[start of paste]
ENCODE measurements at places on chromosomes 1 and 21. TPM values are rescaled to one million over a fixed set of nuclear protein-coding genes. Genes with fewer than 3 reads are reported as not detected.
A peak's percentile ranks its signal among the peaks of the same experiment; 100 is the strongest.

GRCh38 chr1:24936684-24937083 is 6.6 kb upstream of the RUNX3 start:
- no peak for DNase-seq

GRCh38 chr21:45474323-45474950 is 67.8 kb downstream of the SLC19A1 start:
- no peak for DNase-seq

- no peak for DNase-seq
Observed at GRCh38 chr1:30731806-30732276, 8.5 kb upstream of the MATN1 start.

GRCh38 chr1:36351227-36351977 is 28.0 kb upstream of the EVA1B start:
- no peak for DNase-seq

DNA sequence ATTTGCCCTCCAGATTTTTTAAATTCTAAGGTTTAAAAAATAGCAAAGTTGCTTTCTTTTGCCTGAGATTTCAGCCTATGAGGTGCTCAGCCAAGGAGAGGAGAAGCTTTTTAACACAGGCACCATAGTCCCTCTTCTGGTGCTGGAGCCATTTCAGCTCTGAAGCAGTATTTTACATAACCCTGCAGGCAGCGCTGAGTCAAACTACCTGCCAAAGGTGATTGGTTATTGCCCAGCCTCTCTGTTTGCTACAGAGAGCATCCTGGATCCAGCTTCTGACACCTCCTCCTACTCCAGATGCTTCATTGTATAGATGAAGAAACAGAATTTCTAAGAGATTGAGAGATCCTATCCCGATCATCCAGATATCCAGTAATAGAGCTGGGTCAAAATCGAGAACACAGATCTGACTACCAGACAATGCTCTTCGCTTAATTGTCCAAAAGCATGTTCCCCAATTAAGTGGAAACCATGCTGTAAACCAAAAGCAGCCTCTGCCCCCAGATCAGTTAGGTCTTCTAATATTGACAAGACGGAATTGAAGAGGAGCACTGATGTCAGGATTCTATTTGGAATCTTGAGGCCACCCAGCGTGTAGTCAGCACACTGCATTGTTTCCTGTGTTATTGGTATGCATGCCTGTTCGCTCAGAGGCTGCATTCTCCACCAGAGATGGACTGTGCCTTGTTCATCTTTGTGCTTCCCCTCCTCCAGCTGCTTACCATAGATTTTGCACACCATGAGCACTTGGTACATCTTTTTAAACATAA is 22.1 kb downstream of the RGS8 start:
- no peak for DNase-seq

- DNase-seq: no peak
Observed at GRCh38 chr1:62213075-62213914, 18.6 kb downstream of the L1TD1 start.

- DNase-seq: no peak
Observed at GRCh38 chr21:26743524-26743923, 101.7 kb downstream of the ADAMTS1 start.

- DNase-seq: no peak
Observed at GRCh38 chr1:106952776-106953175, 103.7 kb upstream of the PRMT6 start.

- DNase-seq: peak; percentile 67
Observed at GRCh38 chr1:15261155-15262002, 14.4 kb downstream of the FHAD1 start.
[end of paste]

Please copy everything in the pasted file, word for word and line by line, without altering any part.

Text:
ENCODE measurements at places on chromosomes 1 and 21. TPM values are rescaled to one million over a fixed set of nuclear protein-coding genes. Genes with fewer than 3 reads are reported as not detected.
A peak's percentile ranks its signal among the peaks of the same experiment; 100 is the strongest.

GRCh38 chr1:24936684-24937083 is 6.6 kb upstream of the RUNX3 start:
- no peak for DNase-seq

GRCh38 chr21:45474323-45474950 is 67.8 kb downstream of the SLC19A1 start:
- no peak for DNase-seq

- no peak for DNase-seq
Observed at GRCh38 chr1:30731806-30732276, 8.5 kb upstream of the MATN1 start.

GRCh38 chr1:36351227-36351977 is 28.0 kb upstream of the EVA1B start:
- no peak for DNase-seq

DNA sequence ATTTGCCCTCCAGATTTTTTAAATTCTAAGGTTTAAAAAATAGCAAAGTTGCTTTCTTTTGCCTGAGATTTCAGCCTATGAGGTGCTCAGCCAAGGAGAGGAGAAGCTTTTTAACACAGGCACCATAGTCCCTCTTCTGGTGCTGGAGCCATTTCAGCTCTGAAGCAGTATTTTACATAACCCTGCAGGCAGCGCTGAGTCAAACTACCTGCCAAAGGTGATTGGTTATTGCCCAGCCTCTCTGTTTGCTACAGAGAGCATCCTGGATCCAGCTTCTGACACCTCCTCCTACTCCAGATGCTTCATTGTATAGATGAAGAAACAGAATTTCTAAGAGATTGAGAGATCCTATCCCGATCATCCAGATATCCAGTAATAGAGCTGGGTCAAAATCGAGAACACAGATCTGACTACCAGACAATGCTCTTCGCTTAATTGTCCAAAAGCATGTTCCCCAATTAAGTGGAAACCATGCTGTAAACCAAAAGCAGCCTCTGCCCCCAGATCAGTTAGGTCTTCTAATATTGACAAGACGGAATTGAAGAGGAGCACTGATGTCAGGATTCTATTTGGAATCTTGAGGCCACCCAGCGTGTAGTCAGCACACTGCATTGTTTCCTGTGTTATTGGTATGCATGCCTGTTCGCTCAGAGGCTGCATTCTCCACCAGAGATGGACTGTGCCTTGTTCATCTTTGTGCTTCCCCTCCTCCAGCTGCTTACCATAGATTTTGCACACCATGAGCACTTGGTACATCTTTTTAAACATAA is 22.1 kb downstream of the RGS8 start:
- no peak for DNase-seq

- DNase-seq: no peak
Observed at GRCh38 chr1:62213075-62213914, 18.6 kb downstream of the L1TD1 start.

- DNase-seq: no peak
Observed at GRCh38 chr21:26743524-26743923, 101.7 kb downstream of the ADAMTS1 start.

- DNase-seq: no peak
Observed at GRCh38 chr1:106952776-106953175, 103.7 kb upstream of the PRMT6 start.

- DNase-seq: peak; percentile 67
Observed at GRCh38 chr1:15261155-15262002, 14.4 kb downstream of the FHAD1 start.